Bear Brook State Park occupies 6,740 acres (27.3 km2) in the central and southeastern parts of town, extending from the town's northern corner to its southern corner. (An additional 3,200 acres (13 km2) of the park are in the neighboring towns of Deerfield, Candia, and Hooksett.)[12]

Adjacent municipalities[edit]


Historical population
U.S. Decennial Census[2][13]

As of the census[14] of 2000, there were 4,843 people, 1,902 households, and 1,253 families residing in the town. The population density was 235.9 inhabitants per square mile (91.1/km2). There were 1,962 housing units at an average density of 95.6 per square mile (36.9/km2). The racial makeup of the town was 97.83% White, 0.50% African American, 0.23% Native American, 0.37% Asian, 0.27% from other races, and 0.81% from two or more races. Hispanic or Latino of any race were 1.18% of the population.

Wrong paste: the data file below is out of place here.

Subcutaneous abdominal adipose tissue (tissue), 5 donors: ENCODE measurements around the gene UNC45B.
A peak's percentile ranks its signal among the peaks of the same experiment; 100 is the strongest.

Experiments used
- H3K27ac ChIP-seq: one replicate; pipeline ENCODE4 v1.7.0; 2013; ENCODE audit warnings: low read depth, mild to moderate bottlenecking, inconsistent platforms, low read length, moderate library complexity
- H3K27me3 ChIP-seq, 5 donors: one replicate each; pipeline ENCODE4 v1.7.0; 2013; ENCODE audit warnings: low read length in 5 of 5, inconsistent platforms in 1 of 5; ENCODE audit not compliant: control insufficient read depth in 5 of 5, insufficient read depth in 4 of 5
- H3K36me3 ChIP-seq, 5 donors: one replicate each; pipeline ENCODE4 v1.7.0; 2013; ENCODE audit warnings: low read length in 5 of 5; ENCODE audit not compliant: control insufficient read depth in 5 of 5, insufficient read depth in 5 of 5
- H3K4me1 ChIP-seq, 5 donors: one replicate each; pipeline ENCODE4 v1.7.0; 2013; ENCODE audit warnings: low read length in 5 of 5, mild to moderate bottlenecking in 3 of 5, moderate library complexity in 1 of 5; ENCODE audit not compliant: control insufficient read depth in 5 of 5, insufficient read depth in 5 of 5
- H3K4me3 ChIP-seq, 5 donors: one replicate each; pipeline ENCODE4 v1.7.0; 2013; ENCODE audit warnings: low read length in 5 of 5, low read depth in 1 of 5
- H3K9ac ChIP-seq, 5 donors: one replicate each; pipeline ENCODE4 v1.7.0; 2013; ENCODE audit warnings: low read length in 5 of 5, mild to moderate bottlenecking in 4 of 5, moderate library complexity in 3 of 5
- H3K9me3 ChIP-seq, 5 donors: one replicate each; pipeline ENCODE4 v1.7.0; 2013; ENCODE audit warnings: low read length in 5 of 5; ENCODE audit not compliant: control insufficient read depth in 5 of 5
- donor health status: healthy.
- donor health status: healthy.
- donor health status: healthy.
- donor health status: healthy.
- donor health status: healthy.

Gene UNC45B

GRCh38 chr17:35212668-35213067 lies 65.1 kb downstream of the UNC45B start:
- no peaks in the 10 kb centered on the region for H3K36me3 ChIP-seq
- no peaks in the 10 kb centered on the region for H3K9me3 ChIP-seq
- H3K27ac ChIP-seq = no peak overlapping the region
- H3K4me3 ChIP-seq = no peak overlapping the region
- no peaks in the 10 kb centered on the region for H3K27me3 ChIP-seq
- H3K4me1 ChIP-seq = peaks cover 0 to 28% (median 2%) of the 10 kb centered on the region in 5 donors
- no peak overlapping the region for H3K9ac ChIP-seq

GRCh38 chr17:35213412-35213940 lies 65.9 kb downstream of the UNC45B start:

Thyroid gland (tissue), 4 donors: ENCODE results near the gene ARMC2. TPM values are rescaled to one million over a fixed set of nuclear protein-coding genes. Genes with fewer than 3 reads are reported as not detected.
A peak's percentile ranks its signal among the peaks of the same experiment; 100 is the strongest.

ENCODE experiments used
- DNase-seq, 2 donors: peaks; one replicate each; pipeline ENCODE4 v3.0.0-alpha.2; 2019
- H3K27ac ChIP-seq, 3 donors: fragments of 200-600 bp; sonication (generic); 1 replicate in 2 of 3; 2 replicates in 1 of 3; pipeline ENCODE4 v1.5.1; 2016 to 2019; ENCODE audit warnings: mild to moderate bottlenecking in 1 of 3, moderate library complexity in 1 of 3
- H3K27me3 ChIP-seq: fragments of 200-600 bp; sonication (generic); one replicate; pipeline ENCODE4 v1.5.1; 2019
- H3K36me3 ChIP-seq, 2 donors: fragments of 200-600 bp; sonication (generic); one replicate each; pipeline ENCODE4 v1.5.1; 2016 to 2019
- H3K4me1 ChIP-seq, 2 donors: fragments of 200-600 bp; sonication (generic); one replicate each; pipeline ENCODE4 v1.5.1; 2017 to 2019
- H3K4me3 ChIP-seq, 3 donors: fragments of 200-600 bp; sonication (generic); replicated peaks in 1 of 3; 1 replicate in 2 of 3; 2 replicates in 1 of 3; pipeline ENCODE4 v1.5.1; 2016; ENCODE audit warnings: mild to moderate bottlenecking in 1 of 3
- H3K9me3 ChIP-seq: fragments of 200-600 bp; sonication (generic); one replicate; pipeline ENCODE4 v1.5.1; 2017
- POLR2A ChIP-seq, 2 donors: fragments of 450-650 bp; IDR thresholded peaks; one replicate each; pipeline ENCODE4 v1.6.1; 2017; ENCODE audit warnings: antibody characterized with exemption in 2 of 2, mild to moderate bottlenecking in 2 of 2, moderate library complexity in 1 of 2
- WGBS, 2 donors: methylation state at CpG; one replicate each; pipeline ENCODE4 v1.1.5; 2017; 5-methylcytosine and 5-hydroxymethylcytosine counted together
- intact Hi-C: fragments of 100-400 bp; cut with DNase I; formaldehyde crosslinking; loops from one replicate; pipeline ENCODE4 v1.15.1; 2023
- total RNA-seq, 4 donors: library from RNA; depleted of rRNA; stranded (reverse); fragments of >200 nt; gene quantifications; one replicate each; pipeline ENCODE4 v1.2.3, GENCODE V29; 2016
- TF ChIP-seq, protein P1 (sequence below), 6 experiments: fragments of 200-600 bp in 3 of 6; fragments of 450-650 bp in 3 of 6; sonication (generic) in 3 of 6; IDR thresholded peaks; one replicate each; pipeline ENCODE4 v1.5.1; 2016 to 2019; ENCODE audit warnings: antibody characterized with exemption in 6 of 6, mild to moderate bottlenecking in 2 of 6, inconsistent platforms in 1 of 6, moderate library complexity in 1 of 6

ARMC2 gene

There were 1,902 households, out of which 34.6% had children under the age of 18 living with them, 50.7% were married couples living together, 10.0% had a female householder with no husband present, and 34.1% were non-families. 27.2% of all households were made up of individuals, and 11.3% had someone living alone who was 65 years of age or older. The average household size was 2.53 and the average family size was 3.06.

In the town, the population was spread out, with 27.3% under the age of 18, 6.7% from 18 to 24, 34.3% from 25 to 44, 21.1% from 45 to 64, and 10.6% who were 65 years of age or older. The median age was 36 years. For every 100 females, there were 93.7 males. For every 100 females age 18 and over, there were 90.0 males.

The median income for a household in the town was $41,958, and the median income for a family was $51,659. Males had a median income of $35,520 versus $25,430 for females. The per capita income for the town was $18,851. About 2.2% of families and 3.9% of the population were below the poverty line, including 3.8% of those under age 18 and 4.7% of those age 65 or over.


One New Hampshire state routes and one U.S. route cross Allenstown.